In was early in my marriage when I asked my wife if she would fix a split seam in a pair of my pants. She happily indicated that she would and left the room. As I waited for her to return with her sewing kit, I thought to myself how fortunate it was that at least one of us could sew. When she came into the room holding a stapler in one hand and my pants in the other, I knew that the fine art of sewing did not exist at all in our new family.
I have had only two direct confrontations with sewing in my lifetime. Once, with a college student's reckless abandon, I tried to sew a button on a shirt. After drawing enough blood to require a transfusion, I attached the button. It stayed on for 18 seconds before falling on the floor and rolling under the couch, never to be seen again.
The other time was when I helped my sister remove her sewing machine from the trunk of my car, and pulled a muscle in my back. I retired from sewing after that.
Once I thought that sewing was rather like touch typing: It only looks impossible, until you know how to do it. The difference, though, is that at least you can plainly see how a typewriter functions. I have studied a sewing machine for minutes and still cannot figure out how it can put thread in one side of a piece of fabric and push it back out from the other side without ripping the garment to shreds. It defies the laws of nature, and so I classify it with other nature-defying activities I avoid, such as flying, eating snails and watching an entire stock-car race.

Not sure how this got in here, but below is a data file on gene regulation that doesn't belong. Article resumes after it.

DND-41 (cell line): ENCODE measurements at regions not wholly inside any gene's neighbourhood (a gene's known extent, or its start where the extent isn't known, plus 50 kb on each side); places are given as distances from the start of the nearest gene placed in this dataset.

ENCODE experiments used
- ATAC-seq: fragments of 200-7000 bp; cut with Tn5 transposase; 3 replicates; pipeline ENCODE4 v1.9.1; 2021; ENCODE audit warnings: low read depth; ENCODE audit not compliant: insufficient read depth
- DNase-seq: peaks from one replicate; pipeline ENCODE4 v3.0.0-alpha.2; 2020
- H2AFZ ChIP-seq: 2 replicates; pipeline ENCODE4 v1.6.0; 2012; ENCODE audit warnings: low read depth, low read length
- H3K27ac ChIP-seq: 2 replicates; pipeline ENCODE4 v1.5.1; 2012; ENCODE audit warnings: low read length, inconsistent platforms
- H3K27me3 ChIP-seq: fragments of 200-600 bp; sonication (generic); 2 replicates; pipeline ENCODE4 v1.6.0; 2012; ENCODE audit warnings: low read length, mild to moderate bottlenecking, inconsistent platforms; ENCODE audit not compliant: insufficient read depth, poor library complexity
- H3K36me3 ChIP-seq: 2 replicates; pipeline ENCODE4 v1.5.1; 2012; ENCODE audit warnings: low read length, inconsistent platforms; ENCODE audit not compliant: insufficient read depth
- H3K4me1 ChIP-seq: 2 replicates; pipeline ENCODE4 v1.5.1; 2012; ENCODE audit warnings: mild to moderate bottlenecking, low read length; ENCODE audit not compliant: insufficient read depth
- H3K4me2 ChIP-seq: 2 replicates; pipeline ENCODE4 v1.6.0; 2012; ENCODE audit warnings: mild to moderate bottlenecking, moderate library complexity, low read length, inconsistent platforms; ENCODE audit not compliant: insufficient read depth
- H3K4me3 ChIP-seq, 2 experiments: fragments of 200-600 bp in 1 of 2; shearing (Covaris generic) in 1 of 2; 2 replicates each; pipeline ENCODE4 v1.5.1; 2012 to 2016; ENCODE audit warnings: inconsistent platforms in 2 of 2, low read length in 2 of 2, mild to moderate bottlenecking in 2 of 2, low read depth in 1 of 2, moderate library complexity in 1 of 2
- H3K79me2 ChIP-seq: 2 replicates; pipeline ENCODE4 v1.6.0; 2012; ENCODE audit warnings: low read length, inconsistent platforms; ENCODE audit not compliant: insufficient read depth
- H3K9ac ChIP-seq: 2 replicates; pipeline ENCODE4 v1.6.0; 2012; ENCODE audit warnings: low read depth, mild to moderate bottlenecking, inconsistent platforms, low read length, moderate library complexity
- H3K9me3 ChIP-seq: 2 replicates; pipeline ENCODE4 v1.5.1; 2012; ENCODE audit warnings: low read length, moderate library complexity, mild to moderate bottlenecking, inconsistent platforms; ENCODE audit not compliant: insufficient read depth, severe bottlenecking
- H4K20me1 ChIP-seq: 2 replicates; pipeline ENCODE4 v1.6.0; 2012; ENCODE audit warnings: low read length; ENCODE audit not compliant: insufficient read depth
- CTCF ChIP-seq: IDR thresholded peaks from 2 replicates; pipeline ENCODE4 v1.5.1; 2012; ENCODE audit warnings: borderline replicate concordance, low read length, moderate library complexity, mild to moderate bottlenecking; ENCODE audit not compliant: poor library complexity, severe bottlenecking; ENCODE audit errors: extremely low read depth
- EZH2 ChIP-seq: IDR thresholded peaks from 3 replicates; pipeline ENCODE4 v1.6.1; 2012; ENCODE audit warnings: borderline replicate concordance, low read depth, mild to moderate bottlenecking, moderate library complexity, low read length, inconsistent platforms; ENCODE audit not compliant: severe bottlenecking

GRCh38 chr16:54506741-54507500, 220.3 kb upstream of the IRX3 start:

As a bachelor, I could play helpless and get women to mend rips or sew on buttons. Now that I'm married, this approach no longer works. Since my wife learned the stapler school of sewing at the hands of her mother, and since my sister lives 300 miles away, I have three remaining options.
One is to have the sewing done by a professional. I don't think many independent tailors still operate their own shops today; they probably went the way of the watch-repair shop and lunch counters that made real melted milks. I could take the clothing to a department store, but unless you bought the merchandise there you're treated with the disdain you thought was exclusive to real-estate agents faced with someone looking for a $70,000 home in Georgetown. Then there is the dry cleaner, but I find it hard to believe that any place that can lose my shirts can have been blessed with the ability to sew.
Option two is to make a serious, wholehearted attempt to learn to sew. After all, I learned how to touch type and operate a toaster oven. But I suspect that any such attempt could only come after years of psychotherapy to remove any mental block.
Last is the no-fuss option: Simply give or throw away the ripped clothes and buy replacements. It's good for the economy, it's easy on the nerves, and it saves wear and tear on the stapler.